Arts, Culture, and Ecology
While art is clearly influenced by culture, it can also be influenced by place. This program explores examples of place-based arts, especially those associated with environments and plants. Guided by cultural ecology, students explore Pacific Northwest ecosystems, Northwest Coast Indigenous arts, and an aspect of one's own heritage. We think carefully about relationships between place-based arts and the places with which they are associated, and we develop skills to powerfully communicate our understandings through combining word and image.
A nature journaling practice helps us to develop skills in word-image communication and to create a final “poster” project that advocates for an issue that (1) we personally care deeply about, (2) relates to sustainability and justice, and (3) connects to a place and theme we have explored. Additionally, to support this work, we explore elements and principles of visual art.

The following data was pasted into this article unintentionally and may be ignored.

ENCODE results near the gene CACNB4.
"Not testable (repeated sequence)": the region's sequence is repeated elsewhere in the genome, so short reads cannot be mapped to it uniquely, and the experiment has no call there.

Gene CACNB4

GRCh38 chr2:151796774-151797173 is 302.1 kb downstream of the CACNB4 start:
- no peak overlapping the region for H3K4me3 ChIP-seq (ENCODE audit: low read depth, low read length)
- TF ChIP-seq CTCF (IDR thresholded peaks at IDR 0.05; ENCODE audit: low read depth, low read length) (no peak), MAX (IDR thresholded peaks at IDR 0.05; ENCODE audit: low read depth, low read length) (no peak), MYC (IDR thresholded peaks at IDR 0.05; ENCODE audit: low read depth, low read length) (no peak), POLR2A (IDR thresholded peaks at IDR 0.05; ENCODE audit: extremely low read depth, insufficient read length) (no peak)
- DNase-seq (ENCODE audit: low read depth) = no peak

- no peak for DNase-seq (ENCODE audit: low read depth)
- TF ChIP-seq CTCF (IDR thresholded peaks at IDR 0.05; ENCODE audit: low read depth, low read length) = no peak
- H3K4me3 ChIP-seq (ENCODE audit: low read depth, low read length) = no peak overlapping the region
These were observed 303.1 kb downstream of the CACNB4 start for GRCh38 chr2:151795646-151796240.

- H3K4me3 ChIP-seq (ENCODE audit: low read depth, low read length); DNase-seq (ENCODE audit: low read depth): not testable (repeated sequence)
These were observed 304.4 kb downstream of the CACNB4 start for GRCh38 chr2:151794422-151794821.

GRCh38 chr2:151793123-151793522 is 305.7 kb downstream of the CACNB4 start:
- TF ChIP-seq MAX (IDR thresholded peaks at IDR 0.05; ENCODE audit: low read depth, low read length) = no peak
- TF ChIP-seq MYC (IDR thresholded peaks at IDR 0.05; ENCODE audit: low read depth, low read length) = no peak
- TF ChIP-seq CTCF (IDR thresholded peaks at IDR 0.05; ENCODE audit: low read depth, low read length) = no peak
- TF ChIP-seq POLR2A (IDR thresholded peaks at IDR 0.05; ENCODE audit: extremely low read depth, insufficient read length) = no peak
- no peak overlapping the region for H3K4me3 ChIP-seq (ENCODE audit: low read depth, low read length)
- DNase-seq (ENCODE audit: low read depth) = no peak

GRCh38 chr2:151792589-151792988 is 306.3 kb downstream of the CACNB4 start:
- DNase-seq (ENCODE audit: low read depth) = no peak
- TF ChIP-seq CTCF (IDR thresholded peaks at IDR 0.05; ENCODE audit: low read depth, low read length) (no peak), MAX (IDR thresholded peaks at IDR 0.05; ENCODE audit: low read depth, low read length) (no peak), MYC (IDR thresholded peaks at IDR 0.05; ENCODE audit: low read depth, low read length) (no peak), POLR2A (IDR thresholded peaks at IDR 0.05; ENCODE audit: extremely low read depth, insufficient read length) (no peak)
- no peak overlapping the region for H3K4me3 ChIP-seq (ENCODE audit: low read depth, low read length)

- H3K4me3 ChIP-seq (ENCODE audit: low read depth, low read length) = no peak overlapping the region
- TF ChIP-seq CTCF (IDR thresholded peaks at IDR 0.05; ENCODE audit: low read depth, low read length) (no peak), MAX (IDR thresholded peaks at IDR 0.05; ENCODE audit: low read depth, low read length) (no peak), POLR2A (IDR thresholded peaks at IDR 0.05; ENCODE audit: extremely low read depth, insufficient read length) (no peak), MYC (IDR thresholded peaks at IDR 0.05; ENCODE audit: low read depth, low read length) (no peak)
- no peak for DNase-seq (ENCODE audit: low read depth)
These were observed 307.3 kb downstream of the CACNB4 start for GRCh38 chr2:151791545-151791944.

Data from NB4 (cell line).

Learning activities include lectures, workshops, seminars, readings, writing, research, nature journaling, and explorations in visual art.
Since we meet using a hybrid model with both on-line and in-person sessions that take place on Saturdays in the Longhouse Ethnobotanical Garden, successful participation in the program requires a computer with reliable internet for accessing Zoom and Canvas. Students also need nature journaling supplies (an unlined journal, colored pencils, fine-tip pen, and watercolors). Occasional asynchronous participation will be possible if needed; talk with faculty.
Course Reference Numbers
Cultural studies, Indigenous studies, environmental studies, arts, communications, advocacy, social and environmental justice, education
$35 for entrance fees and workshop supplies
Students will need to purchase nature journaling supplies (an unlined journal, colored pencils, fine-tip pen, and watercolors) if they do not already own them.
Fall: Longhouse Ethnobotanical garden development and care; Longhouse Ethnobotanical Garden website development